Homeowners residing in houses that contain lead paint are often misinformed about the de-leading processes available to them. Lead paint is not something that is discussed often, so when a family is required to take action, they can make rash decisions without weighing their options.
A major part of hiring someone to remediate your home is making sure they are professionals with the correct licensure and certifications. What people don’t often know however, is that there are many different methods available depending on the type of remediation that best suits your circumstance. There are four main possibilities available for de-leading a home. You can choose between replacement, enclosure, encapsulation, or paint removal. All of these options are proactive in making sure no lead dust or paint chips are released into your home, affecting your family and especially your developing children.
Replacement involves removing the contaminated parts in your home that contain lead paint, and replacing them with new parts that are lead free. For example, door frames and windows can easily be replaced. This is a great option for people that want to update certain areas of their homes, because it is a permanent solution for ridding your home of lead. Although it makes sense, it does create a large amount of lead dust, so the proper steps must be taken by professionals to ensure a safe environment. Enclosure is also offered, where a professional covers the lead based paint with a solid barrier. Examples of enclosure would be vinyl siding, drywall, plywood, and tile. Wall paper is not considered an appropriate enclosure, unless it’s vinyl, because it is not dust-tight. Chipping paint will still exist in this instance, but proper protective covering has been applied so that no lead dust or paint chips can be released. The down side to enclosure is that you have not eliminated the lead paint; you have only created a temporary fix that will need to be monitored closely. Encapsulation is another method available, which involves coating the lead-based paint so that the lead is not accessible. Encapsulation is best used on areas that are intact and in good condition. If the encapsulate is applied poorly, it will not be effective in keeping lead dust sealed. Lastly, there is paint removal. Paint removal requires the removal of lead paint off of certain walls, baseboards, doorways, and window sills. The most common way to remove lead paint is by scraping or wet scraping the area. This process completely removes all traces of lead, which is extremely beneficial, but a large amount of labor and cleanup is involved.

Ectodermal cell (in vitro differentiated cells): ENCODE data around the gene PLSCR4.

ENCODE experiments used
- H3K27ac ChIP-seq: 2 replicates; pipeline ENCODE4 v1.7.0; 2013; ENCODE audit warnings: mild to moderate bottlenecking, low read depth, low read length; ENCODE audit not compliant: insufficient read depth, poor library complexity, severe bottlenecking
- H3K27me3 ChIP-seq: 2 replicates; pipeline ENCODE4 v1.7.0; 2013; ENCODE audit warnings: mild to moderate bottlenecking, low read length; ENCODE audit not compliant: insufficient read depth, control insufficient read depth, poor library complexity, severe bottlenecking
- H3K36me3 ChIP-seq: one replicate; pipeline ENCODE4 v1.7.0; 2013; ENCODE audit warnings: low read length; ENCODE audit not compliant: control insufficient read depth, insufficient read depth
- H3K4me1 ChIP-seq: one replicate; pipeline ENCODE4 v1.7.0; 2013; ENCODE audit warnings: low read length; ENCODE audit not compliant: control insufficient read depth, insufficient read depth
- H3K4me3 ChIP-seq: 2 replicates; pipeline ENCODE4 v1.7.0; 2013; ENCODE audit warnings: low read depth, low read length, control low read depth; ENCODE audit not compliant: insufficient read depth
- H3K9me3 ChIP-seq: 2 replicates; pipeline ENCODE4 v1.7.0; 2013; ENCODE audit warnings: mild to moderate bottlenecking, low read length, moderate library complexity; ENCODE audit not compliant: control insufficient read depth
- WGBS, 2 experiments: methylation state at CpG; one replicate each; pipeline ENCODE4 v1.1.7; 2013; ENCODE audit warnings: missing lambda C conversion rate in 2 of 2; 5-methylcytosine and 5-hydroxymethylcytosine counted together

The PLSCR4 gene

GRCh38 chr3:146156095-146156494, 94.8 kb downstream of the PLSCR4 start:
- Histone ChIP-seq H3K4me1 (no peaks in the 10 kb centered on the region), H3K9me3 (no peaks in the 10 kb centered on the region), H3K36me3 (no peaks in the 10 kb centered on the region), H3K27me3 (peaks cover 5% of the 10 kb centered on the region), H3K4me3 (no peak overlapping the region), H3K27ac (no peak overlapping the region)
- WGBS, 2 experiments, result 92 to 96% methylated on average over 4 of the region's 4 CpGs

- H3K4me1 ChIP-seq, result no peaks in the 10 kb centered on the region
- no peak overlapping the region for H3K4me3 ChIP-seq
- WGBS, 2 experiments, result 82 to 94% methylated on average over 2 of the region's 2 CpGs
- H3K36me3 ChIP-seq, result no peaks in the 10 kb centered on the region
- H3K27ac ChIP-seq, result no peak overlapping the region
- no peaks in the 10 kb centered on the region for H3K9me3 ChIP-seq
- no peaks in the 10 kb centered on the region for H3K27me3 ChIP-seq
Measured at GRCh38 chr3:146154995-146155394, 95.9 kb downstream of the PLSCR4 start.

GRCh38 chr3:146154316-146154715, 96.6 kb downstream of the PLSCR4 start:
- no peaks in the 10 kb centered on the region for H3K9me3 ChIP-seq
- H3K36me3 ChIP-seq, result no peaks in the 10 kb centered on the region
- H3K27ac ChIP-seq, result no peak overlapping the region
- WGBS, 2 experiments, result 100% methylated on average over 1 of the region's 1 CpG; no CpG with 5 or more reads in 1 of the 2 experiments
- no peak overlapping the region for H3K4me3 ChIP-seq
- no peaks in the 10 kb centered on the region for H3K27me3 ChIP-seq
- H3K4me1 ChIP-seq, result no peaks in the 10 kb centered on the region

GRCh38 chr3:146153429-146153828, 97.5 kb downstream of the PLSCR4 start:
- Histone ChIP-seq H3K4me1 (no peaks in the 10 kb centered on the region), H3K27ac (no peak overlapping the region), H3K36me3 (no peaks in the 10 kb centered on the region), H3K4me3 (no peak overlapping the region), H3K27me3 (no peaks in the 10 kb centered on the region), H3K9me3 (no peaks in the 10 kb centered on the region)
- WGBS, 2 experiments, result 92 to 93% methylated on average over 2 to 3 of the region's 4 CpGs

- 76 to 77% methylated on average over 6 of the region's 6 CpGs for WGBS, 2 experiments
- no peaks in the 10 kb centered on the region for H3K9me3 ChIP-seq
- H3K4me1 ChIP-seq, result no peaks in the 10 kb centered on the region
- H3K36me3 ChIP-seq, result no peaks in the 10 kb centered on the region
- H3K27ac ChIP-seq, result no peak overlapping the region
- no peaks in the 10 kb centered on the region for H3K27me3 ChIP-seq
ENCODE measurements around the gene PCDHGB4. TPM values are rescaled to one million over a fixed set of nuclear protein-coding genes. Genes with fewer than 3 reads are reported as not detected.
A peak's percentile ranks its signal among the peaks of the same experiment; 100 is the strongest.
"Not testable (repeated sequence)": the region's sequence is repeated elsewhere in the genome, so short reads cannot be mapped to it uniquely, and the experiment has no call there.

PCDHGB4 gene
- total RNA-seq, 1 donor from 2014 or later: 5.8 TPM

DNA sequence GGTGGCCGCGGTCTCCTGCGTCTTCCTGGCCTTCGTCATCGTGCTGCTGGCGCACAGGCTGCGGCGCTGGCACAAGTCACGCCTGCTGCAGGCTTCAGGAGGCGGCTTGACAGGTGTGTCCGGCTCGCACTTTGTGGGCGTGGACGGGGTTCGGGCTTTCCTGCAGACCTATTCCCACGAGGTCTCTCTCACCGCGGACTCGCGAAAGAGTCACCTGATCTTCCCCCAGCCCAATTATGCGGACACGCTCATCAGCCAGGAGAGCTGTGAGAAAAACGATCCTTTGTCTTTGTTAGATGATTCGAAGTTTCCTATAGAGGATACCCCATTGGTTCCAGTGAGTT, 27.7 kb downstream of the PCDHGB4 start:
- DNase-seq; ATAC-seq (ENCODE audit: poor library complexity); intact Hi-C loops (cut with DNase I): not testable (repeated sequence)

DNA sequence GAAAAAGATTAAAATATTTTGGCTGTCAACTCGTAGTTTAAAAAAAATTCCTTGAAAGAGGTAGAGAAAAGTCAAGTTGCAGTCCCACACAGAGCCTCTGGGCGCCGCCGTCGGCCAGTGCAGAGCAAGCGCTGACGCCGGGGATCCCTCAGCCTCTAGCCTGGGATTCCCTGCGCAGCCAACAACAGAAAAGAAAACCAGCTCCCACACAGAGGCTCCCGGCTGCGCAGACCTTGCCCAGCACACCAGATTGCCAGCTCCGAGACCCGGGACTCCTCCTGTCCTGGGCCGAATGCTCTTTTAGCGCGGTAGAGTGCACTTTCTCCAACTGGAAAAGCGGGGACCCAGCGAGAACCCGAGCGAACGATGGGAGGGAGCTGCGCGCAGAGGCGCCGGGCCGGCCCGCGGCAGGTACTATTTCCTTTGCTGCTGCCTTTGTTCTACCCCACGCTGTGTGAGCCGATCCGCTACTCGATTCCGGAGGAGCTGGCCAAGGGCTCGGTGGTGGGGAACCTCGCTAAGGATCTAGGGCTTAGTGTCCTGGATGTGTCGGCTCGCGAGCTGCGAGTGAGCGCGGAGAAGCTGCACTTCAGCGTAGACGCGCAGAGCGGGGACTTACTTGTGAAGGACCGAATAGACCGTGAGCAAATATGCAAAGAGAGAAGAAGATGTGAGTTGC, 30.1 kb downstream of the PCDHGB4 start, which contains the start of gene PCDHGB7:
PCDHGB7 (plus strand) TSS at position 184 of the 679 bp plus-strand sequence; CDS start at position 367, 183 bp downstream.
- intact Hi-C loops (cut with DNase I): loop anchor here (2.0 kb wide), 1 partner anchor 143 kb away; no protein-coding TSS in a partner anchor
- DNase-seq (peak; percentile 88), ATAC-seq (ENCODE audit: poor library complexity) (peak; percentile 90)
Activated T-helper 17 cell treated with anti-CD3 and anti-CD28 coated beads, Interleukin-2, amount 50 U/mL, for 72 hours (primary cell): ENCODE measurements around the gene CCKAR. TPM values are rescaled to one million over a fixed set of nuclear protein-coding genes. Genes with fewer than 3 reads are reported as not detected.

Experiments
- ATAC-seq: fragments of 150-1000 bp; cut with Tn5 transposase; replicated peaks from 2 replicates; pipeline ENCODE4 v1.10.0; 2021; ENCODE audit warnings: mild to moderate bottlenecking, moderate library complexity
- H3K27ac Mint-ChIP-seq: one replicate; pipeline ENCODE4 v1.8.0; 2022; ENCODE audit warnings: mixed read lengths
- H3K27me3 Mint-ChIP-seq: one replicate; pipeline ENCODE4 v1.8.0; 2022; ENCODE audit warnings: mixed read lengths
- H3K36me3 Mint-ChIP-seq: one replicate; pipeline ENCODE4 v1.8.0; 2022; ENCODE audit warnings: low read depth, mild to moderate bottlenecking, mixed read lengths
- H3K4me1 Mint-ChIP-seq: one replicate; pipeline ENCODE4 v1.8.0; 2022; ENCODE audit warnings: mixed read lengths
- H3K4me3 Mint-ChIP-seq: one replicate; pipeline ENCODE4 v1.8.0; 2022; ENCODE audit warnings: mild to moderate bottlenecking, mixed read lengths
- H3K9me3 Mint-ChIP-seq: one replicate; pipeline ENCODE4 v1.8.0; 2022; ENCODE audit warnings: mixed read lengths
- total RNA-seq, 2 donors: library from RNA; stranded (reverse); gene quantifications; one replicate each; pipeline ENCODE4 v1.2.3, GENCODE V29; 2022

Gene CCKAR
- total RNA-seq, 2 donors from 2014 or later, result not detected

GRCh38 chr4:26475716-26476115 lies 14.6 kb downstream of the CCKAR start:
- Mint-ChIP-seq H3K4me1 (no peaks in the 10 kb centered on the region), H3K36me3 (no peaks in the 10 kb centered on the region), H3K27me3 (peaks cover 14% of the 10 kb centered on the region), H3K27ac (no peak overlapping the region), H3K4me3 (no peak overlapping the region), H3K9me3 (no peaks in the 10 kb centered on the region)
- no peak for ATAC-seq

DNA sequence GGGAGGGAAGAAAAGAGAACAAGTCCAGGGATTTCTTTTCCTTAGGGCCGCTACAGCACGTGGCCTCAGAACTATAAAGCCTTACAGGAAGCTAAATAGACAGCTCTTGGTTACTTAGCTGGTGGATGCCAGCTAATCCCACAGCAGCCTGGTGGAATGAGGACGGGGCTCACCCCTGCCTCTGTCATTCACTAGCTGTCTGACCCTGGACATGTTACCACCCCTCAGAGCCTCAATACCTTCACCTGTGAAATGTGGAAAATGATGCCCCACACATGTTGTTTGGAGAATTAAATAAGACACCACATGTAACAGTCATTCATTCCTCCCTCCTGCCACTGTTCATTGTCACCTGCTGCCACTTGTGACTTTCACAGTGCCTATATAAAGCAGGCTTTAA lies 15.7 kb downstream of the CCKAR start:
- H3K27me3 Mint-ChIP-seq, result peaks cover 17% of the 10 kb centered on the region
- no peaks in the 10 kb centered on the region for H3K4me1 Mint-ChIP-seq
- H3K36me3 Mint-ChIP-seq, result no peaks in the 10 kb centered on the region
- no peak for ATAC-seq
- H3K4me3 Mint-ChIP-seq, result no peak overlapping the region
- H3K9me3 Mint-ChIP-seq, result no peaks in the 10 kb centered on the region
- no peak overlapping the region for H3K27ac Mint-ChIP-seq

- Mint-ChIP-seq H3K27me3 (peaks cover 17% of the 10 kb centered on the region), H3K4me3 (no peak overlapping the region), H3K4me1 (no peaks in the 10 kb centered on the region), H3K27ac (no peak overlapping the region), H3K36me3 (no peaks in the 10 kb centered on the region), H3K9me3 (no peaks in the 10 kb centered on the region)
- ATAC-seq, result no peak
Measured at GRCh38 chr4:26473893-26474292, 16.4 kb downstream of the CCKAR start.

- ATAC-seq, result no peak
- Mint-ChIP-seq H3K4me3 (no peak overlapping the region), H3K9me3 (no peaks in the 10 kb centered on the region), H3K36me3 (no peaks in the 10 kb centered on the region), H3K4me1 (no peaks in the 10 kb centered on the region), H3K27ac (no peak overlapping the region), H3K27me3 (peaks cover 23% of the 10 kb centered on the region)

Each type of lead remediation has its advantages and disadvantages, but it is important to do your research on the topic before jumping into a commitment. Selecting the proper professionals and being well-informed on the different options available to you will not only help your wallet, but also your loved ones.